Time for Feldman

Reviewing a fine new recording of his First String Quartet for The Strad has afforded the opportunity to immerse myself again in the music of Morton Feldman. And with the end of the English cricket season two months past, it came not a moment too soon.

A pitch analysis of Feldman's Piano and String Quartet, by Frank Sani

A pitch analysis of Feldman’s Piano and String Quartet, by Frank Sani

Yes, the Second Quartet occupies five hours, or roughly two-thirds of a day’s play – say the time it takes to make a century. For all that I gladly accept the invitation to be patient and concentrate, their relative durations don’t interest me so much as what happens in the middle; at the crease, so to speak. Nearly all art music compresses life into a sequence of events that happen far more quickly and densely than we can take in at the time. The ‘Farewell’ Symphony and Tosca are ferociously condensed narratives not only in the enacted story (a musicians’ strike, a day in the life of a secret police chief) but because the changing nature of that narrative is shaped by what’s played, often at the rate of several times a second.

Morton Feldman. Photo: Betty Freeman

Morton Feldman. Photo: Betty Freeman

Feldman isn’t like that. Nor, however, is his music ‘minimal’, in the way that contemporary works by Glass, Reich and Adams manipulated hygienic patterns of small motifs over long spans of time. Feldman’s two quartets contain much repetition, but it’s unpredictable, and liable to be thrown off course by events for which there’s no precedent in what has previously been heard. The event could be a sequence of cello pizzicati, or a little arabesque on the viola, or even, courting cliché, a big, loud chord. At any rate, something is happening all the time, but at a pace that you can both savour the moment and also forget what happened before.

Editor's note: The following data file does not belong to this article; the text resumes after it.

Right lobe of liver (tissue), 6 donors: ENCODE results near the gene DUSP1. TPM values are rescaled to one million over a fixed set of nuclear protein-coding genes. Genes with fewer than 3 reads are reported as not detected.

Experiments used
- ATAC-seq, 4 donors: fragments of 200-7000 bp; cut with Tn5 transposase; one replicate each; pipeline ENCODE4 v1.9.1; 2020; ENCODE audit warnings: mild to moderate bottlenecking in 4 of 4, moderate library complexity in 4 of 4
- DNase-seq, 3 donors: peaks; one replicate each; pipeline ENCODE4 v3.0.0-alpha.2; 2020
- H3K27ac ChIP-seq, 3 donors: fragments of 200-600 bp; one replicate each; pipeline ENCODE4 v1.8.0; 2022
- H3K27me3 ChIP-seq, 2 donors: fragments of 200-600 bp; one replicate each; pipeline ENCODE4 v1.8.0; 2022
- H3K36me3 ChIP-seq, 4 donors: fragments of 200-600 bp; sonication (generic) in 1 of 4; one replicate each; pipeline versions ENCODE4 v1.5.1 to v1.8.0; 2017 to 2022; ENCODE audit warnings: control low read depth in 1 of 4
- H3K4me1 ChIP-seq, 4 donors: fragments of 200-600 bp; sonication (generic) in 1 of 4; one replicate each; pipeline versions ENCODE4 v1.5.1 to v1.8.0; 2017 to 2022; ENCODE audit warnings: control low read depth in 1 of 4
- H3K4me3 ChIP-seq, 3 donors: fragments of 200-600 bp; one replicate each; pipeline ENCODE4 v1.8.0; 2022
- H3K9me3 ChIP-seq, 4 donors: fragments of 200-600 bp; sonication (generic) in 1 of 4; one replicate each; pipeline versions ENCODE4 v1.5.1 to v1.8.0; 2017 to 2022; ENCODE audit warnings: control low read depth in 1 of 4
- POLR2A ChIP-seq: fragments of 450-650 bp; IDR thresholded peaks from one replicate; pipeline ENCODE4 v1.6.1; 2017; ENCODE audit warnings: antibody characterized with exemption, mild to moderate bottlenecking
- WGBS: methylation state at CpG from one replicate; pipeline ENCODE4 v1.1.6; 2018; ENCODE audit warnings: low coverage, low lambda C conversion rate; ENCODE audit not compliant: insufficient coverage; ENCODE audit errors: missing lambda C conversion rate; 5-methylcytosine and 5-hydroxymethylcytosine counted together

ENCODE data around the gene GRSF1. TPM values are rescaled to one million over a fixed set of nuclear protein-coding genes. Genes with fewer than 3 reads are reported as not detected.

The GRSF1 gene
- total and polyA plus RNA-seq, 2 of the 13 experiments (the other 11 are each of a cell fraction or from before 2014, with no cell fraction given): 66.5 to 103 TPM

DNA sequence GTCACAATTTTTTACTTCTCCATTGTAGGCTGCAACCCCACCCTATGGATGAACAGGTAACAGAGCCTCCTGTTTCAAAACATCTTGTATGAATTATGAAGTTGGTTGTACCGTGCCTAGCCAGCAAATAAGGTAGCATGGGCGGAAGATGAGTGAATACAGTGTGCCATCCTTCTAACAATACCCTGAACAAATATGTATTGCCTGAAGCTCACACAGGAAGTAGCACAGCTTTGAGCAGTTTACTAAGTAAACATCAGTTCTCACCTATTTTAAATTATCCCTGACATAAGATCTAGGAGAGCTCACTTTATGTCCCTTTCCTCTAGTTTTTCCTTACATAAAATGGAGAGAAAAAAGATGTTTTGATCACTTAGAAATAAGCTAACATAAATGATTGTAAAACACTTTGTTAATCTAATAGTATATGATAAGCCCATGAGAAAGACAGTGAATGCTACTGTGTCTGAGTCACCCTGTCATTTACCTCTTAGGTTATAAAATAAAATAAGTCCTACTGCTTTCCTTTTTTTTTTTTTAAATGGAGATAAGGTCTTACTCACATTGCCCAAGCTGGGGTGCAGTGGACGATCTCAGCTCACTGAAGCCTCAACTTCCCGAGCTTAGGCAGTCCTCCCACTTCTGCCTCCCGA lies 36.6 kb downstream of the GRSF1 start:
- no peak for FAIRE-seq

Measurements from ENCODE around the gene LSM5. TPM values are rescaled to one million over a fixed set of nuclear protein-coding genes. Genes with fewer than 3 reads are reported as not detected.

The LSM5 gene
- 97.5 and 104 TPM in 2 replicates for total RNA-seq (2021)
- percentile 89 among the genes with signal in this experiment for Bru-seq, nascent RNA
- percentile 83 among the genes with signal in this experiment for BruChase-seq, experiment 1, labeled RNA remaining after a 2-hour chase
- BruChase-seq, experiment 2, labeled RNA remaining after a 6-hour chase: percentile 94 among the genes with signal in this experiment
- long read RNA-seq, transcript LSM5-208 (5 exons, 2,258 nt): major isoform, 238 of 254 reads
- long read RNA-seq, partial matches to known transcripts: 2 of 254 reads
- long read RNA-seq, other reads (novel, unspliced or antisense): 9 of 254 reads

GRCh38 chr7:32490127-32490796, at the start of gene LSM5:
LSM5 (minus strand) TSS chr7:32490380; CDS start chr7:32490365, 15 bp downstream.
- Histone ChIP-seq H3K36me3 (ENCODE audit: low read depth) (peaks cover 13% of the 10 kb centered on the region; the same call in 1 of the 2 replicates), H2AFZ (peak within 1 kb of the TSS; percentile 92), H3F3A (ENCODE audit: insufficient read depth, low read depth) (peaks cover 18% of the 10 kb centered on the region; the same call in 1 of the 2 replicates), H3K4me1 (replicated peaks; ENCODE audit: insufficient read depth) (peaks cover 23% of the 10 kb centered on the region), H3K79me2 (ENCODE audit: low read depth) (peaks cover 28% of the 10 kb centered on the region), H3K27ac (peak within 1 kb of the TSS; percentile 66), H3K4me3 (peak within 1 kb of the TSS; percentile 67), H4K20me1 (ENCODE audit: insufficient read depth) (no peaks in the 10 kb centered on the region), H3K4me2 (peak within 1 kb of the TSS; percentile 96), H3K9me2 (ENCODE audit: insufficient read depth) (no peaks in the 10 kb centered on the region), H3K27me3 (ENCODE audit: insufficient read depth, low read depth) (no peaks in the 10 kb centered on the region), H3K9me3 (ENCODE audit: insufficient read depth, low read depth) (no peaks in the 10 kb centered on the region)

A 'new' Persian rug, but the asymmetry is clear.

A ‘new’ Persian rug, but the asymmetry is clear.

Music has always been susceptible to analogical comparisons, in part because most of us lack the technical means to analyse what it does; we’re much happier saying what it is like. This can tell us more about the comparison than the music. However, Feldman himself was happy to map his music onto Persian rugs, of an asymmetrical style that has persisted for centuries, partly by accident, partly design – the dye doesn’t stain the thread identically in the old ways of weaving and anyway, perfect symmetry is considered unIslamic, an offence to God.

Lord's, 2005 (the first day of the Ashes). The photo faces directly down the slope, across the pitch.

Lord’s, 2005 (the first day of the Ashes). The photo faces directly down the slope, across the pitch.

The rugs are fascinating, but a day of Test cricket, like Feldman’s late music, lives in time, unrepeatable; full of history both on the microscopic level of the last ball delivered and in the much grander scheme of a match between two sides who may have been contesting supremacy for a century and more. Much that you thought you knew can be overturned in the space of seconds – where one wicket falls, another will often soon follow – and there is an inherent bias. The seven-foot drop from northwest to southeast determines the pitch of every ball at Lord’s. Importantly the rugs are anonymous, whereas we’re intimate with the players in the middle, often all too much so; and every bar of Feldman’s music is uniquely his.